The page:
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Renewing Our Hope at Easter

By Timothy R. Lannon, S. J.
Opinion Editorial

I have always felt that we are blessed to live in a climate that experiences spring. While I enjoy all the seasons, none speaks of hope and new beginnings more than spring.

Spring provides us the perfect season to observe Easter, when Christians celebrate the resurrection of Jesus Christ. All around us, we see signs of nature’s hopefulness. We feel it in the air, we breathe it in, and we marvel at the beautiful colors budding on trees and popping up in flower gardens.

Easter matches these outward signs by filling us with hope on the inside. We are coming out of Lent and especially Holy Week, when we reflect upon Christ’s sufferings and often the things in ourselves and in the world that we know are not right.

Because Christ willingly died as an offering for the sins of all of us, and proved victory over sin and death through his resurrection, we are given great hope. Another way that I like to look at this truth is that Jesus’ love for you and me—for all people—is greater than his love for himself. Love like that is extraordinary and causes us to pause—and fills us with gratitude and hope.

We have hope that good can truly come out of evil, that somehow God will bring something good out of the setbacks and tragedies of our lives. This hope allows us to start over, to believe again when our faith has been shaken. We find the hope to love again, after our love has been rejected and we have been tempted to hate.

We see the tremendous acts done by people of faith in our own time and throughout the centuries and we have hope that God can do miraculous and extraordinary things through us—just ordinary people. Our hope brings forth faith that we can always put our hand in the hand of God.

There is something else about the hope of Easter. For believers, it provides the comfort that there is more to this life than we can see and that God has plans that we would never imagine.

That was demonstrated to me on a visit to Africa that I was fortunate to make in 2007. While there, I visited Gulu in the northern part of Uganda. At that time, the rebel forces were beginning to diminish but were still raising havoc in that area of the country. I had the opportunity to meet a woman religious who is also a nurse, Sister Norma Jean.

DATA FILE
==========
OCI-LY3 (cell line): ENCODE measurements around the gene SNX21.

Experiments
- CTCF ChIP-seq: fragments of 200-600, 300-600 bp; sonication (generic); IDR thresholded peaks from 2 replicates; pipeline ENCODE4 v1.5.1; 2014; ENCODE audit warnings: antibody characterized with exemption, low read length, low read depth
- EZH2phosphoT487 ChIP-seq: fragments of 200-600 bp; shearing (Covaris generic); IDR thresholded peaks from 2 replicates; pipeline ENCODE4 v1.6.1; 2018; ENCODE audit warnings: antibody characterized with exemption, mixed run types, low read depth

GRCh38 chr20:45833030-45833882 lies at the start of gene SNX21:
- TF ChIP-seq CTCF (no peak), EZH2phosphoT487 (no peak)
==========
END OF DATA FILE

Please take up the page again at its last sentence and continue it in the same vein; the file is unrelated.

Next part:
She had the courage to go into the rebel-held areas to meet the medical needs of the people although it was very dangerous for her to do so. The rebels were notorious for their brutality, including killing six lay people who had been ministering to the people.

Sister Norma Jean related that one evening she was in fact captured by the rebels. She was made to lie flat, face down on the ground, and was told by the rebels that they were going to kill her. She responded, “You cannot take my life away!” The rebels asked her why not. She told them, “I have already given my life to Christ, so you can’t take my life away from me.” Miraculously, the rebels let her go!

That amazing story of one woman’s faith and hope in God has touched me deeply and I often think about it.

During this Easter season, whether Christian or not, it might be helpful for us to consider to whom or to what have we handed over our lives? For some, our lives have been handed over to addictions. For others, we have handed our lives over to our jobs. Unfortunately, we often allow the demands placed on us in our work and professions to keep us from such reflection. I suspect that most Americans would say that they have never worked harder than in these past five-plus years, and in some cases, that has been at a cost to themselves and others.

My prayer this Easter season is that, filled with Easter hope, we strive to hand over our lives to our God and allow God to fill us, leading us to be more courageous and loving people. If we allow the hope of Easter to fully bloom in our lives, we will surely find the courage to live as Sister Norma Jean did, facing whatever comes our way with hope.

Creighton University is a Jesuit, Catholic university bridging health, law, business and the arts and sciences for a more just world.